Buckeye Insurance Group is a regional insurer with policyholders in Indiana, Kansas and Ohio. Its local agents may be more in tune with the insurance needs of homeowners in Ohio. The company offers the lowest average homeowners insurance premium in Ohio on our list, by far, at just $369 annually for $250,000 in dwelling coverage. You may be able to add various endorsements to fit your needs, including identity fraud protection for social media and for mobile apps, as well as equipment breakdown coverage. Some shoppers may appreciate the company’s local flair, but if you move outside of Indiana, Kansas and Ohio, you’ll likely have to find a new home insurance provider.
How much is homeowners insurance in Ohio?
Ohio homeowners insurance costs, on average, $1,119 per year for $250,000 in dwelling coverage, which is less than the national average of $1,383 per year. Reasonably priced homeowners insurance is relatively common in the Midwest. For example, homeowners in Indiana pay an average of $1,180 annually for the same amount of coverage, and Wisconsin homeowners pay an average of $928 annually.
While the likelihood of year-round storm damage is relatively high in Ohio, the state does not face the same risks as many other areas in the U.S., which may be part of why the state has lower average home insurance rates. Unlike portions of the Western U.S., earthquakes aren’t common in Ohio. Neither is catastrophic hurricane damage, which is common on the East and Gulf Coasts. The cost of repairs and rebuilding may also be lower in Ohio than it is in many other parts of the country, due to the low cost of living in the Buckeye State.
Ohio homeowners insurance rates by city
Home insurance in Ohio
When it comes to homeowners insurance, each state has its own unique considerations. The common types of losses, for example, can help you decide what optional coverage to purchase. Understanding the unique risks that Ohio homes face might help you feel more confident in your insurance choices.
Common causes of loss in Ohio
Ohio runs less risk for property loss than many other states, but there are still some risks you may want to consider when buying home insurance:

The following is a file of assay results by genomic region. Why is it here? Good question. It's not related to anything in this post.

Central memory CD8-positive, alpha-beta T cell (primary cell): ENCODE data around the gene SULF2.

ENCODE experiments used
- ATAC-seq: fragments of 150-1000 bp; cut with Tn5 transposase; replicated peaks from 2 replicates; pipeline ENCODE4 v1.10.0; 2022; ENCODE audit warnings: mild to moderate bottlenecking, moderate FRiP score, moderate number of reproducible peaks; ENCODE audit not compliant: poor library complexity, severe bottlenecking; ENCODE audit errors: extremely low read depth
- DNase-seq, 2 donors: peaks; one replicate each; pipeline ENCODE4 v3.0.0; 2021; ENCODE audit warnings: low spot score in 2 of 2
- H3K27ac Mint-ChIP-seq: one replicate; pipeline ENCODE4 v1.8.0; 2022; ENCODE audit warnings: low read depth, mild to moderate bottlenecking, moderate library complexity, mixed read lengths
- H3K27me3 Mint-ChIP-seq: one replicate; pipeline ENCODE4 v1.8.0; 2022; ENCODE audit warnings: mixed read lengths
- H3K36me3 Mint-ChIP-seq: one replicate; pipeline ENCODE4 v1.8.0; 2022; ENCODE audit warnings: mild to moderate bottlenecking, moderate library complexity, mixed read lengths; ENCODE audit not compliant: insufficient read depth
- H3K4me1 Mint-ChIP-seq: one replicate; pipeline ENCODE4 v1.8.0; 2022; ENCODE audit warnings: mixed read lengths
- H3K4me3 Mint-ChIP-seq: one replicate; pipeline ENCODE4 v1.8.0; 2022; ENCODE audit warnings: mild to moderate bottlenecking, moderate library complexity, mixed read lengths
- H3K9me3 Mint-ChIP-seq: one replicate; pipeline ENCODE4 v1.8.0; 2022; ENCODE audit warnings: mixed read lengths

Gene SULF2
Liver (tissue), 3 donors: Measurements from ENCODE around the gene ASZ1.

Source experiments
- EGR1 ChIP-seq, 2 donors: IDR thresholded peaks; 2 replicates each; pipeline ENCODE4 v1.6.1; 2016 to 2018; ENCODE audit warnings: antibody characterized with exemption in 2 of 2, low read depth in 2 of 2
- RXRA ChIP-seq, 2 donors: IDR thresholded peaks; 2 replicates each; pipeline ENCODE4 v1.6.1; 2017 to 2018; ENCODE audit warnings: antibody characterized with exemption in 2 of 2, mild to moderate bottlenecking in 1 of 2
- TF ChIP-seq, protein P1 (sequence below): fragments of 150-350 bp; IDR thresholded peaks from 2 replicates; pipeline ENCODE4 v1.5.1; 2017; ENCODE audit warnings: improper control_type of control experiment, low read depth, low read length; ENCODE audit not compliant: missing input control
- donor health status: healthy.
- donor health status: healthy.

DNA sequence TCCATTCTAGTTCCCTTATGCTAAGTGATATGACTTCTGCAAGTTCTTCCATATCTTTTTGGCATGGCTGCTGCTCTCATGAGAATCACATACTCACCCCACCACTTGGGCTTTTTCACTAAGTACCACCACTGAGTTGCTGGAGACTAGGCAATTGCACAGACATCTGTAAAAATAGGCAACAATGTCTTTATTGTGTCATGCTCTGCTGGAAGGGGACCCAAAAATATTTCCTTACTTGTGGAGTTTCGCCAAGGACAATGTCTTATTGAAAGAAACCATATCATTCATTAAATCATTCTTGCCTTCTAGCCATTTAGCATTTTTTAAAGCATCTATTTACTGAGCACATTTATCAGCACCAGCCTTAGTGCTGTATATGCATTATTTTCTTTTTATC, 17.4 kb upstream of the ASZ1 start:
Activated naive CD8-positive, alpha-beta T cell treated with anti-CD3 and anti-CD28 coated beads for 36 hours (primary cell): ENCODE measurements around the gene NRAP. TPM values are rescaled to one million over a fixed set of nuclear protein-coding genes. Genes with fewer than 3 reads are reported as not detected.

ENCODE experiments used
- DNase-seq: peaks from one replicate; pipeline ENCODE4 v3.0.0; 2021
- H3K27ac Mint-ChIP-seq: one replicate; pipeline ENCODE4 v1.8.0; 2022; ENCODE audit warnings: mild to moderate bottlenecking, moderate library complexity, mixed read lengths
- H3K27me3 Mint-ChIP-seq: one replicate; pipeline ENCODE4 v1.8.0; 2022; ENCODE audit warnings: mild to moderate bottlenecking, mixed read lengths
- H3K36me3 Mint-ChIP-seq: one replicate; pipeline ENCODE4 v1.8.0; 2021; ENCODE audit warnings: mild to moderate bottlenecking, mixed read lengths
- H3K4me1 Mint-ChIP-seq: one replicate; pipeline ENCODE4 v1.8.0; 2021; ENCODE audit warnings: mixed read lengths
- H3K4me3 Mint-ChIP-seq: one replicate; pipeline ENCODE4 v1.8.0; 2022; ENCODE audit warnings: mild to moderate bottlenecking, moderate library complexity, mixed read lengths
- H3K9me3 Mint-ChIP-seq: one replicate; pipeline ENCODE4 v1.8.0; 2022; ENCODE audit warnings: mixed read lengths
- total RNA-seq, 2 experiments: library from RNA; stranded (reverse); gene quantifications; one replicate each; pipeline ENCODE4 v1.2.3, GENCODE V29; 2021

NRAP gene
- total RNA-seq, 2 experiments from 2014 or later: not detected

- Tornadoes: Although it is not in “Tornado Alley,” the state can be prone to tornadoes, averaging 19 per year, according to the Canton Repository.
- Winter storms: Winters in Ohio can be brutal, with cold temperatures, ice storms and heavy snows. Winter storms can cause power outages, spoiled food, roof damage and frozen and burst pipes. It can be costly to rebuild after winter storms. In 2021, these storms caused an eye-popping $15 billion in insured losses.
- Flooding: All areas in Ohio have some flood risk, but floods are especially common in the southern area of the state.
Once you understand the common causes of property damage in Ohio, you may be able to better choose home insurance coverage to protect your finances from home repairs or replacement.
Home insurance coverage options in Ohio
Homeowners insurance is designed to financially protect you from having to repair or replace your home after a covered loss. Once you understand the common causes of loss in your area, you might feel more confident choosing coverage that are appropriate, such as:
- Wind coverage: Standard homeowners insurance policies in Ohio typically include coverage for damage caused by high winds and tornadoes, but you may want to confirm this with your agent due to the state’s risk.
- Weight of ice and snow coverage: Most Ohio home insurance policies cover damage caused by the weight of ice and snow automatically, but again, because Ohio’s winters can be brutal, you might want to confirm this with your insurance carrier.
- Flood insurance: Homeowners insurance does not typically cover damage caused by flooding. For that, you will need to purchase a separate flood insurance policy underwritten by the Federal Emergency Management Agency’s (FEMA) National Flood Insurance Program (NFIP) or a private insurer. Some homeowners carriers offer this coverage as an endorsement.
Talking to a licensed insurance agent might be helpful when purchasing Ohio homeowners insurance, to gain a clear understanding of the coverage. An agent can assess your situation and suggest coverage options that are appropriate for your needs.